Does Acme have a claim for digital trespass against Bling or your grandmother? In the view of some copyright holders, the answer is yes. That’s because, in their view, Bling’s universal remote control has enabled your grandma to violate the anti-circumvention provisions of what is called the Digital Millennium Copyright Act (“DMCA”). This is so even if neither Bling nor your grandma infringe, or otherwise induce infringement of, Acme’s copyright in the source code by copying, reproducing, or otherwise publishing it. Under this view, there is a per se — automatic — violation of the DMCA whenever Bling or your grandma trespass, regardless of the circumstances.

But in the view of federal courts, there is no per se rule against digital trespassing under the DMCA. Bling’s universal remote control allows for what is called interoperability between grandma’s different devices, which is an efficiency that Congress didn’t want to do away with when passing the DMCA. In fact, the DMCA explicitly states as much in Section 1201(f)(1), in case you want to bore yourself by looking it up. What is more, courts have dismissed claims brought under the DMCA where the plaintiff is only able to allege or prove digital trespass, no corresponding copyright infringement or conscious inducement of the same.

Then why do companies like Acme file lawsuits seeking redress for digital trespassing? There are various reasons. One is security. Closed software universes, like Apple’s, protect better against viruses that can more easily attack porous systems that are liberal in their approaches to interoperability. This is one of the reasons why Apple’s computers are hacked less often than personal computers. The second is the fear that digital trespassers will pirate copyrighted content. The third is lost revenues. Conversion technology which allows newer kilometers per hour devices to communicate with older miles per hour ones via a translation protocol cost companies money. Rather than forcing granny to buy a new television in order for her to gain access to content protected by new encryption technology, conversion technology enables her old television to communicate with the new encrypted content. In the process, new technology sales suffer.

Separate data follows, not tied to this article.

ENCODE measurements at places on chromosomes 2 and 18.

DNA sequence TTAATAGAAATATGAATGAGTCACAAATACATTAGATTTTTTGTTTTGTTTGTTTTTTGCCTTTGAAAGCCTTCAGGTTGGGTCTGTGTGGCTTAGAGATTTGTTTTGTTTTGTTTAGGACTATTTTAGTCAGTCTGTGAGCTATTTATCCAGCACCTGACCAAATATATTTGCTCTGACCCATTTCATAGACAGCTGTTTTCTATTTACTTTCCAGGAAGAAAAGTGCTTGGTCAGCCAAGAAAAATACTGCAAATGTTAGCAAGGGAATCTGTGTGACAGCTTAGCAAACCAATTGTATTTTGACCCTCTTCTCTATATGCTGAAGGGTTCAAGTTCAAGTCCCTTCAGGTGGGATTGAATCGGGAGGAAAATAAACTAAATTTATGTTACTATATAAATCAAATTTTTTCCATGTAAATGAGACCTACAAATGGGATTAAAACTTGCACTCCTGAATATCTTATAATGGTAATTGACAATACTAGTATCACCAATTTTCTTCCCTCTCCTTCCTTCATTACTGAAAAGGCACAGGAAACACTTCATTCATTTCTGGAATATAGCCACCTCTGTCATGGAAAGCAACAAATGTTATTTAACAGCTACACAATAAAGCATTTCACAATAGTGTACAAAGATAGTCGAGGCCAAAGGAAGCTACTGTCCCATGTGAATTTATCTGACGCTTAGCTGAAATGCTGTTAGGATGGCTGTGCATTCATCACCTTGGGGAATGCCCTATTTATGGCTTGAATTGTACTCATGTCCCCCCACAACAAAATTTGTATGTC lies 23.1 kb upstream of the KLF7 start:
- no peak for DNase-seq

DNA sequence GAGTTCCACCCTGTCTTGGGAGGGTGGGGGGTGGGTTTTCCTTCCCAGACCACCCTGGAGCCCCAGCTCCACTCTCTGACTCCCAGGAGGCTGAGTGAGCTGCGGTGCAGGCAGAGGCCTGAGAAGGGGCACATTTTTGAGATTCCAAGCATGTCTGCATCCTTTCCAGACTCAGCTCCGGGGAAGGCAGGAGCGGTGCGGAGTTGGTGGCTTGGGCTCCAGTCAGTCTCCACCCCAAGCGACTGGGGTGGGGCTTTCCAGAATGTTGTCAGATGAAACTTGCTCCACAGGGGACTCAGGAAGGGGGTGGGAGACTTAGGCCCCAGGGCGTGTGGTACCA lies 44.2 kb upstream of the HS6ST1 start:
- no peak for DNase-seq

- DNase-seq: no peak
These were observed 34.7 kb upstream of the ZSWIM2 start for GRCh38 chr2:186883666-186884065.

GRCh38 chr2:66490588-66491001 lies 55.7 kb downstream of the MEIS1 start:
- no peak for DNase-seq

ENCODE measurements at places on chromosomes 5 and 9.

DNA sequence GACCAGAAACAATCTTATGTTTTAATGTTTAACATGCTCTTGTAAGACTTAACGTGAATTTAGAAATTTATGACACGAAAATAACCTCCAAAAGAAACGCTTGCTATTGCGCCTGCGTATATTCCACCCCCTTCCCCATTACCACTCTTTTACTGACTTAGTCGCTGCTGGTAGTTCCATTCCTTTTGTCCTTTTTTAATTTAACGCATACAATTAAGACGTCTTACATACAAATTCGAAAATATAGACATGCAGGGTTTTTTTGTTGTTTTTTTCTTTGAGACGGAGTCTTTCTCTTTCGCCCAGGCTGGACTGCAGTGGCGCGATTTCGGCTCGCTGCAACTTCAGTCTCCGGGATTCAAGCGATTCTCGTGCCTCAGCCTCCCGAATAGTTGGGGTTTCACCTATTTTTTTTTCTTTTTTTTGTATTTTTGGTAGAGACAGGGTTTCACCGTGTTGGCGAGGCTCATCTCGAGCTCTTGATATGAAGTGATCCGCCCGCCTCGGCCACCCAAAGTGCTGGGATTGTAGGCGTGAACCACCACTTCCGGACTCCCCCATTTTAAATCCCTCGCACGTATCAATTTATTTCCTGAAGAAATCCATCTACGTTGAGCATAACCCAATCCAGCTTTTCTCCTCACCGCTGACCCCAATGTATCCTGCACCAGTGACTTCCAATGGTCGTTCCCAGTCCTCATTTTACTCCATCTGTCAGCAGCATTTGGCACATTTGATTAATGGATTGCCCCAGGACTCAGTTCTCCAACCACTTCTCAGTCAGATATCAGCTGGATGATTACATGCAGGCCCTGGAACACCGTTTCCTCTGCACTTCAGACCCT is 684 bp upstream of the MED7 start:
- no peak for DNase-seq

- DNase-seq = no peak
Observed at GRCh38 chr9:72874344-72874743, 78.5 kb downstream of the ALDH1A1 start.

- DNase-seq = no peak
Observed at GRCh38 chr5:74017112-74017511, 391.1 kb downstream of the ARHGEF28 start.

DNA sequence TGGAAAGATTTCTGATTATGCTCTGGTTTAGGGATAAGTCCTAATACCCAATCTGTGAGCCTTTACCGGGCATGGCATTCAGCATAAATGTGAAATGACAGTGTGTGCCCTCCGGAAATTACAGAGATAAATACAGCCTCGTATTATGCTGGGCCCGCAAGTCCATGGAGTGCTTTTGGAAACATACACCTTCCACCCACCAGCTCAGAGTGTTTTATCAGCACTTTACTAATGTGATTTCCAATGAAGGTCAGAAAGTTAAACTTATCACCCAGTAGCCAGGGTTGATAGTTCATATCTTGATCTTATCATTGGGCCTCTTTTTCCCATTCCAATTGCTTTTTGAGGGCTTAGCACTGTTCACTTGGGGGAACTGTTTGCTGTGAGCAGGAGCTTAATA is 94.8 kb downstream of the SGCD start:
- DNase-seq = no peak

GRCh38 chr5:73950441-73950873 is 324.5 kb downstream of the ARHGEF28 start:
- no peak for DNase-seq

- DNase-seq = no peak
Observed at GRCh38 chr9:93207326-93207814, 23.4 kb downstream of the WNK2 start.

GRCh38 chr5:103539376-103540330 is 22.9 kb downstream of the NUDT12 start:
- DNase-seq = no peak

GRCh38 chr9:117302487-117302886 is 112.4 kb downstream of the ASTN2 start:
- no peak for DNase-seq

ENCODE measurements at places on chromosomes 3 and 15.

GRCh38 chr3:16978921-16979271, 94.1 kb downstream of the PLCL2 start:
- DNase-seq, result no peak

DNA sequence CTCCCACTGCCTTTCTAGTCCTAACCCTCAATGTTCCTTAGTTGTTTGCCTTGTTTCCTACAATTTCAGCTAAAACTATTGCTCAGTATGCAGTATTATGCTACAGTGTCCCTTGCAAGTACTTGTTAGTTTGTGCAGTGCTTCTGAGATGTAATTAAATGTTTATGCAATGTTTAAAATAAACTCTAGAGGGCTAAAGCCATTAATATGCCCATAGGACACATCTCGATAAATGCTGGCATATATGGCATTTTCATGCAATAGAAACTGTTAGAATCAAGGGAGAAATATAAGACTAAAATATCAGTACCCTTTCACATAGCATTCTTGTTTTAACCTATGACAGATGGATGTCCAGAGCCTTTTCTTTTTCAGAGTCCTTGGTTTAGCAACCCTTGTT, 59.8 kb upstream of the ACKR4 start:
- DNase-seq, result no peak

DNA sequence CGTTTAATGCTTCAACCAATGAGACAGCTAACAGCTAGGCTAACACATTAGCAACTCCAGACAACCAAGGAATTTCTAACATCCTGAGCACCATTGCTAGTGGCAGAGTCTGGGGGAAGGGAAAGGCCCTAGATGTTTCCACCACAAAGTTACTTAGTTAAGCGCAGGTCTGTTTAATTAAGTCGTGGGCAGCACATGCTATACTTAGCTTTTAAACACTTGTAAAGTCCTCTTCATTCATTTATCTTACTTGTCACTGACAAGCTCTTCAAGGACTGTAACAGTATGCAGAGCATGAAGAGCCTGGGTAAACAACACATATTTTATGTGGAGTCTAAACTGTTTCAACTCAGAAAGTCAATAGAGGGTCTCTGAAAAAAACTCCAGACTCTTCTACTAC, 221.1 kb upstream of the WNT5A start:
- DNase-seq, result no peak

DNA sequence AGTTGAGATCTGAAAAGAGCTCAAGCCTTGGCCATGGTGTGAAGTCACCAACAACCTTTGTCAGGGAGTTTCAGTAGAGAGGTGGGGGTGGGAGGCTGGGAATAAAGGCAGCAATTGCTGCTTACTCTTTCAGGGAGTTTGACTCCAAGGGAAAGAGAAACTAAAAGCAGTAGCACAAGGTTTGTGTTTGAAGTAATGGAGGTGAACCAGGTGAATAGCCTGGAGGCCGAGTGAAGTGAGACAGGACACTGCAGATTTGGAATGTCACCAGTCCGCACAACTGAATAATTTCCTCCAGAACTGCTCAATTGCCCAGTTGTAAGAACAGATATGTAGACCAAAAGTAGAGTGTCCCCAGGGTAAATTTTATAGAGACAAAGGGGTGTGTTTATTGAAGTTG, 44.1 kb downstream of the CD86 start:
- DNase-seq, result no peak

In the end, your 92 year old grandma isn’t going to jail! One reason is that her and her friends pack heat with silencers. The other is that the DMCA didn’t expand the scope of a copyright holder’s monopoly, and it expressly says that. However, it may take some more court decisions to make that clear to aggressive copyright holders who seek to pursue granny for digital trespass merely because she uses conversion technology to watch Netflix’s “Just Call Saul” on an old outdated screen. Otherwise, grandma’s crew might just shoot them all.